'Outsource absolutely everything,' says CEO, to run your home like a successful business


When you think about it, your domestic life and your work life aren't all that different.

You perpetually check inventory (toilet paper, milk, eggs), you budget so that your spending doesn't exceed your earnings, and you delegate responsibilities among roommates or family members. Plus there's always the risk of the unexpected: Your refrigerator breaks, requiring an unexpected cash outlay, or a valuable member of the team like your child gets sick, slowing down productivity and affecting your bottom line.

"It's a good idea to have some overlap in the way you operate at work and at home," says Brian Scudamore, founder & CEO of 1-800-GOT-JUNK? who also has three children ranging in age from 7 to 14 years old. Scudamore wrote about how running his family like a business helped him maintain an efficient and fun-loving household.

Here are three systems and strategies he says can help you at home.

1. Outsource to increase productivity

Scudamore says the same idea applies at work and at home: "Why not outsource absolutely everything you can and save time for what you want to do?"

"When start-ups tell me, 'I can't afford an assistant,' I ask them to go through the tasks they need help with. Then I ask, 'If you could pay $20 an hour for someone to do that paperwork for you, would that free up enough time and allow you to bring in more money?' When you look at the economics of it, they think, 'Why wouldn't I hire an assistant?'" Scudamore says.

Why not outsource absolutely everything you can and save time for what you want to do?
Brian Scudamore

Outsourcing laundry, cooking, and cleaning will not only free up more time for your family, it will also make you more productive at work, Scudamore says, and "that's worth the money."

When you're figuring out what to outsource at home, bring your decision back to the bottom line, as you would at work. For instance, if you're deciding whether to spend your money on a convenience, like ordering in, or are trying to save for graduate school, determine your priorities, says Roger Ma, a certified financial planner at Lifelaidout.com.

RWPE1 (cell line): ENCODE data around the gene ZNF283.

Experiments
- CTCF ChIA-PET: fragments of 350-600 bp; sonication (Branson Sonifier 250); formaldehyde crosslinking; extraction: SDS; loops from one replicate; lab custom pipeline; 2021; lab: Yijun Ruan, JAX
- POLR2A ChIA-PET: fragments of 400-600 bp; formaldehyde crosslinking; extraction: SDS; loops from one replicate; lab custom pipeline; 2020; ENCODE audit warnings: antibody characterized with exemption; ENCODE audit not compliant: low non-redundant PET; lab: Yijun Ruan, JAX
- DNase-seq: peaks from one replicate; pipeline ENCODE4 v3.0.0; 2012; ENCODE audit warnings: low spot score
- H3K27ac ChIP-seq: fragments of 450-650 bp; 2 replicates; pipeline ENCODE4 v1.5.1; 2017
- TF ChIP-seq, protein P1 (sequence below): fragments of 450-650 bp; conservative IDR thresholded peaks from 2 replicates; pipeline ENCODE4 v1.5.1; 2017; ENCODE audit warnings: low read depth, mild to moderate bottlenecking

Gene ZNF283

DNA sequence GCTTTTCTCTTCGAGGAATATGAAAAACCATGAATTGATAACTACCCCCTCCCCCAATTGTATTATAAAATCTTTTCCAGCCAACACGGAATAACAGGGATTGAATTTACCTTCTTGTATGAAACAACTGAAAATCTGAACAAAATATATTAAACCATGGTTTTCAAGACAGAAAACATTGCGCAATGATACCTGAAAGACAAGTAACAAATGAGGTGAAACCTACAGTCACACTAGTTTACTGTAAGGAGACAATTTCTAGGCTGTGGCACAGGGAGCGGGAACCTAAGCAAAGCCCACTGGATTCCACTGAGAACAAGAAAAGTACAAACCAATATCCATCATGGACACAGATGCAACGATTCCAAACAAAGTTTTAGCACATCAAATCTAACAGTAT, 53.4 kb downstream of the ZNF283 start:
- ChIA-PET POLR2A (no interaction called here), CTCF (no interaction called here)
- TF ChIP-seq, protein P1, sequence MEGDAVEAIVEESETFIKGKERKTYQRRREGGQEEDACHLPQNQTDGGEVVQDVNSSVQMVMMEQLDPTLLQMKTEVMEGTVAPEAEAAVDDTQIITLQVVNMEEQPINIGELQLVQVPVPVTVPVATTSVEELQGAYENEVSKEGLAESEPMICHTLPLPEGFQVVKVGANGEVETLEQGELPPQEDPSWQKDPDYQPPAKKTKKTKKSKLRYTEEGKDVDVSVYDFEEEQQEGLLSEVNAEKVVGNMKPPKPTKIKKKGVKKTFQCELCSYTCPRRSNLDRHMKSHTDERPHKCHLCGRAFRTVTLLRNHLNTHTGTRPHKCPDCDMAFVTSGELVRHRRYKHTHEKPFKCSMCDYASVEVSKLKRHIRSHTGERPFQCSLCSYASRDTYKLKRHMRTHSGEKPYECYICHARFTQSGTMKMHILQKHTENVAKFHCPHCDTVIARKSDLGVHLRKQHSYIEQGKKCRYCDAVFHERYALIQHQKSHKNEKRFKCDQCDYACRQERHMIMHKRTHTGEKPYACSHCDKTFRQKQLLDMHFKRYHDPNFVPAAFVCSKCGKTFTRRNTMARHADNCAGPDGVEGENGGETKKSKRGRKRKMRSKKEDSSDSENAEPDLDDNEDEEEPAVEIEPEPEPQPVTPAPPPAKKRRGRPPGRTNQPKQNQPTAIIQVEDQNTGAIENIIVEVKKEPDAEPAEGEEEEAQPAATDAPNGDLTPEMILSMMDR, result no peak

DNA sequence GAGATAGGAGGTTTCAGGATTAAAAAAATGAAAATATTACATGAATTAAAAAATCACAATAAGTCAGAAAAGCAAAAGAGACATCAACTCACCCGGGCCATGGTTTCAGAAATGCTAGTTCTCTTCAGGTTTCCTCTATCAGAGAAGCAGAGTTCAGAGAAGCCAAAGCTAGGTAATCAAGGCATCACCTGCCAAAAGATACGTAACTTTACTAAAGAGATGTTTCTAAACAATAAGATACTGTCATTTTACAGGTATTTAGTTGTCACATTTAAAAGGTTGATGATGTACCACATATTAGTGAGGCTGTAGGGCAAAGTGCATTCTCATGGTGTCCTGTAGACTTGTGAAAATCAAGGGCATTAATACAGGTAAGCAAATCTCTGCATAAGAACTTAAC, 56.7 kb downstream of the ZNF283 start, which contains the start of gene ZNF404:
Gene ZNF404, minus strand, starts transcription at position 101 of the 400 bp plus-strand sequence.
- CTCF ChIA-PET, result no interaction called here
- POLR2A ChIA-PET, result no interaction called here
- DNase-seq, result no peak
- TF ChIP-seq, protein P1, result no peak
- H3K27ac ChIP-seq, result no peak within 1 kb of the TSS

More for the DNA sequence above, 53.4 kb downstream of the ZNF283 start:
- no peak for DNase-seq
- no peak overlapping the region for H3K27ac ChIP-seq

2. Hold regular meetings

Once a week, the Scudamores have dinner together to discuss everyone's needs and concerns. At these "meetings," Brian often asks his kids how they could help around the house.

As a productivity incentive, each child, depending on age, earns an allowance. But the financial lesson doesn't stop there.

Scudamore and his wife gave each child three jars labeled save, share (donate), and fund (long-term goal). "The act of dividing their money teaches them to decide what they'll save for, and it teaches them that money shouldn't just be theirs to keep — they should donate some of it."

Brian Scudamore, 1-800-GOT-JUNK? CEO.
Courtesy Brian Scudamore

In addition, he points out that one day his kids will be paying taxes so they should understand asset allocation.

The Scudamores also use this time to make major family decisions, like whether or not to get a dog, or where to go on vacation. These meetings give everyone an opportunity to feel heard, and empower all family members to contribute to the "mission."

3. Set goals

"I always sit down with my team and talk about the top three priorities for the week, and I do the same with my family," Scudamore says. Figuring out your top three tasks will help you allocate your time wisely and will ensure you don't bite off more than you can chew.

Communication is also key for efficient business and family operations, says Scudamore. For example, he and his wife use technology, including a shared calendar and shared virtual to-do list. To make the process feel a little less businesslike, he says, they use a chalkboard wall to jot down notes instead of a whiteboard.

To maintain "good hygiene" when you're running a household, Ma also suggests taking regular stock of your finances and goals. "Check your net worth quarterly. Determine what extra money you have left to allocate to services, like a cleaner or ordering groceries," he says. "Decide what your financial goals are for the next three, five, and 10 years to help you figure out how to allocate your income."

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